It's Gay Pride Day, I have a rainbow painted on my forehead. I'd like to share with you the email I am sending to Vita Staff later on today.
To My Fellow Staff:
It's Gay Pride day today. Yesterday Joe and I wandered down Church Street in Toronto and enjoyed the carnival atmosphere. We shopped at a couple of booths, ran into a couple of friends, saw a couple of gay dogs. This Toronto, this day, is a far cry from one that was etched into my brain with Trauma's sharp pen. It was Hallowe'en, years and years ago, and three of us were going to go for a beer at the Saint Charles tavern. The Saint Charles was one of the few places where gay people could go, experience both welcome and an odd form of solidarity.
We did not know, and could not imagine what would greet us that night. We could get no where near the door of the bar. There were crowds upon crowds of people. Young and old, drunken teen standing next to a woman with Jesus on her tee-shirt, they were all there and armed. They had sticks and stones and eggs. They pelted them at anyone with the courage to walk to the front door of the bar. The police stopped people from rioting at the sight of gays, but they didn't stop or even discourage the throwing of weapons. There was cheering when some hapless drag queen was struck, there was jeering at someone trying simply to slip into the front door.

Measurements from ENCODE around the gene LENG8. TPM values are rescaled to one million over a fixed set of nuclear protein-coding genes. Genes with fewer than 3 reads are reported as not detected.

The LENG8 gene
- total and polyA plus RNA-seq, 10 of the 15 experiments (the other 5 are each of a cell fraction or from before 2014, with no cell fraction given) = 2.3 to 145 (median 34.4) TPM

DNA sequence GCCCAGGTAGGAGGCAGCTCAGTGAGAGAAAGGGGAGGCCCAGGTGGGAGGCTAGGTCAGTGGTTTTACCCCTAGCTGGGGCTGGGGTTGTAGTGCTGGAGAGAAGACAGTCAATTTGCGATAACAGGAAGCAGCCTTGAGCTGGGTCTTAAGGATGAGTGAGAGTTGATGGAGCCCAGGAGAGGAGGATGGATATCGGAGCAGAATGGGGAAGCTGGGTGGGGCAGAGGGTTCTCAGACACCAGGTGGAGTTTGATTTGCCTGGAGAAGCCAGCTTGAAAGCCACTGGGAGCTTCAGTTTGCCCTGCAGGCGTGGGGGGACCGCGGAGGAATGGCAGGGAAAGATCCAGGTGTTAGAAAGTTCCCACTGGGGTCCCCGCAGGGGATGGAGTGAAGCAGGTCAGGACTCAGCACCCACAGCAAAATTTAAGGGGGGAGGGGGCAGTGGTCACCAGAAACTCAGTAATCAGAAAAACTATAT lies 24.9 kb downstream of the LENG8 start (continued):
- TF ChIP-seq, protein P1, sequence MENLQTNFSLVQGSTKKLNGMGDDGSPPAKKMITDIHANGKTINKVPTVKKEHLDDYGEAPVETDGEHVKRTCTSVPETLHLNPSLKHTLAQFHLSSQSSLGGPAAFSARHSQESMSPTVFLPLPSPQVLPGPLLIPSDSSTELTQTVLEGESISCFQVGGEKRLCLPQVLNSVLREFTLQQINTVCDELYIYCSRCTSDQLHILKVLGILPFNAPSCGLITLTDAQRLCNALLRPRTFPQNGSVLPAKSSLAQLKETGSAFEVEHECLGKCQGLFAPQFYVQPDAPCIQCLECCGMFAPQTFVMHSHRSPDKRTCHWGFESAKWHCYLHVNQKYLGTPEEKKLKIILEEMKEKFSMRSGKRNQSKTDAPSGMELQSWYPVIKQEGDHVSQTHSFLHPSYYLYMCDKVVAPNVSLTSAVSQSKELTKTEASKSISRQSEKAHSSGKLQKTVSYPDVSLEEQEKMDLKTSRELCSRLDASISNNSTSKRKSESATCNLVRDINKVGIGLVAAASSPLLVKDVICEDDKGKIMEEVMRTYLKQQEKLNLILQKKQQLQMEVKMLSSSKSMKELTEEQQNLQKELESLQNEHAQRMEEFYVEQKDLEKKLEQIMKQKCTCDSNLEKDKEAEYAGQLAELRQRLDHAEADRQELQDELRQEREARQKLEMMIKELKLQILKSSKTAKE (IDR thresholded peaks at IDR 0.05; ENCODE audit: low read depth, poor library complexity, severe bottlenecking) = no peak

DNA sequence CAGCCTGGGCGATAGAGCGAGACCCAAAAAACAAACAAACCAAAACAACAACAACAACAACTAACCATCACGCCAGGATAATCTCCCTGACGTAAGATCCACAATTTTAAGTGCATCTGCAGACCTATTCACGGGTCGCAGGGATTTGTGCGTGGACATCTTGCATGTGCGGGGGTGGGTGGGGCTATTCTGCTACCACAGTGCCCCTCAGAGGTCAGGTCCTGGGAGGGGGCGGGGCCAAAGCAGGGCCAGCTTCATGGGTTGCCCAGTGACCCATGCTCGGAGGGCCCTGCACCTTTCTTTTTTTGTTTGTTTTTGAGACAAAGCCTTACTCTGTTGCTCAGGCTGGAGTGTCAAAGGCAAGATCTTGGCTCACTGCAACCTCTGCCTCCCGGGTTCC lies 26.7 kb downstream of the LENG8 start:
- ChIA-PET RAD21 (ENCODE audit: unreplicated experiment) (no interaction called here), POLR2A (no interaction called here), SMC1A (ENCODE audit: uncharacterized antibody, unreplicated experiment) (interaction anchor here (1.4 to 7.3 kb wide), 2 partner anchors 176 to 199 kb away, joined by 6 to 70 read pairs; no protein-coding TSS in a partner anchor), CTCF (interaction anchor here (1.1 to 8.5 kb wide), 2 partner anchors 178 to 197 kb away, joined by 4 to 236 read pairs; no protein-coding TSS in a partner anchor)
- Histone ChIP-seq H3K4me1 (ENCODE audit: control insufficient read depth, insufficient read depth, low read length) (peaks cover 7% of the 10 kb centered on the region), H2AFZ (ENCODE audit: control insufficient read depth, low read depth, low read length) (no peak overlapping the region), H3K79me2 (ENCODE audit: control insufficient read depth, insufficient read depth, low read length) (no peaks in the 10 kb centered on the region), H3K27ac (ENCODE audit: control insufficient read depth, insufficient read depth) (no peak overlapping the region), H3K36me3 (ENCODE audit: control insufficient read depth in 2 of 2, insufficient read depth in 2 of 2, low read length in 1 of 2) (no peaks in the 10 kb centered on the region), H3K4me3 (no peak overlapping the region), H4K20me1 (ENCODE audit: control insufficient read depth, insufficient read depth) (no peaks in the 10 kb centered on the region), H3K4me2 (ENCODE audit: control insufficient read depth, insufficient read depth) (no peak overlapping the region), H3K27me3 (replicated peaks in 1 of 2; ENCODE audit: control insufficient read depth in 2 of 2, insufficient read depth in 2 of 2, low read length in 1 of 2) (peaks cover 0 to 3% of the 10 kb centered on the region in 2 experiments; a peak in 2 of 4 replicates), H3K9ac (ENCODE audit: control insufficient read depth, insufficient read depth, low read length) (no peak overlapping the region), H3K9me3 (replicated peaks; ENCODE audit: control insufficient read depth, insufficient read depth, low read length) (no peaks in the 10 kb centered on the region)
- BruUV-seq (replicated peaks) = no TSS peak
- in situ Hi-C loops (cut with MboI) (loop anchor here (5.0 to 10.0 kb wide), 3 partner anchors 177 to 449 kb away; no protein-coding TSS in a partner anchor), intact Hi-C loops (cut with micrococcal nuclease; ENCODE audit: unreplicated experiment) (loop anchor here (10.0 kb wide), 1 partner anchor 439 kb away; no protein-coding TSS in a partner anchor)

I felt physically sick. I felt that I was not a citizen of this country, of any country. I felt that I lived solely in the land of the different and the hidden. Straight people and their anger frightened me. Christian people and their condemnation hurt me. I picked up and moved, emotionally, to the margins of our society.
It seemed there were few safe places. Families either misunderstood or outright condemned. Friends preferred the lie to the truth. Churches preached hate. Newspapers called names. It was a very, very difficult time. What alliances we made were made carefully, fearfully.
I worked in an industry, human services, where gay people were particularly not welcomed. Even a hint of the rumour of homosexuality would cause panic, fear of exposure, of loss of job, of income, of one's chosen path. I did what we all did back then, I learned to speak of my life without mentioning gender of others, I learned to hold back the truth while not out right lying, I would attend parties with a female friend on my arm. I passed. But passing was killing me.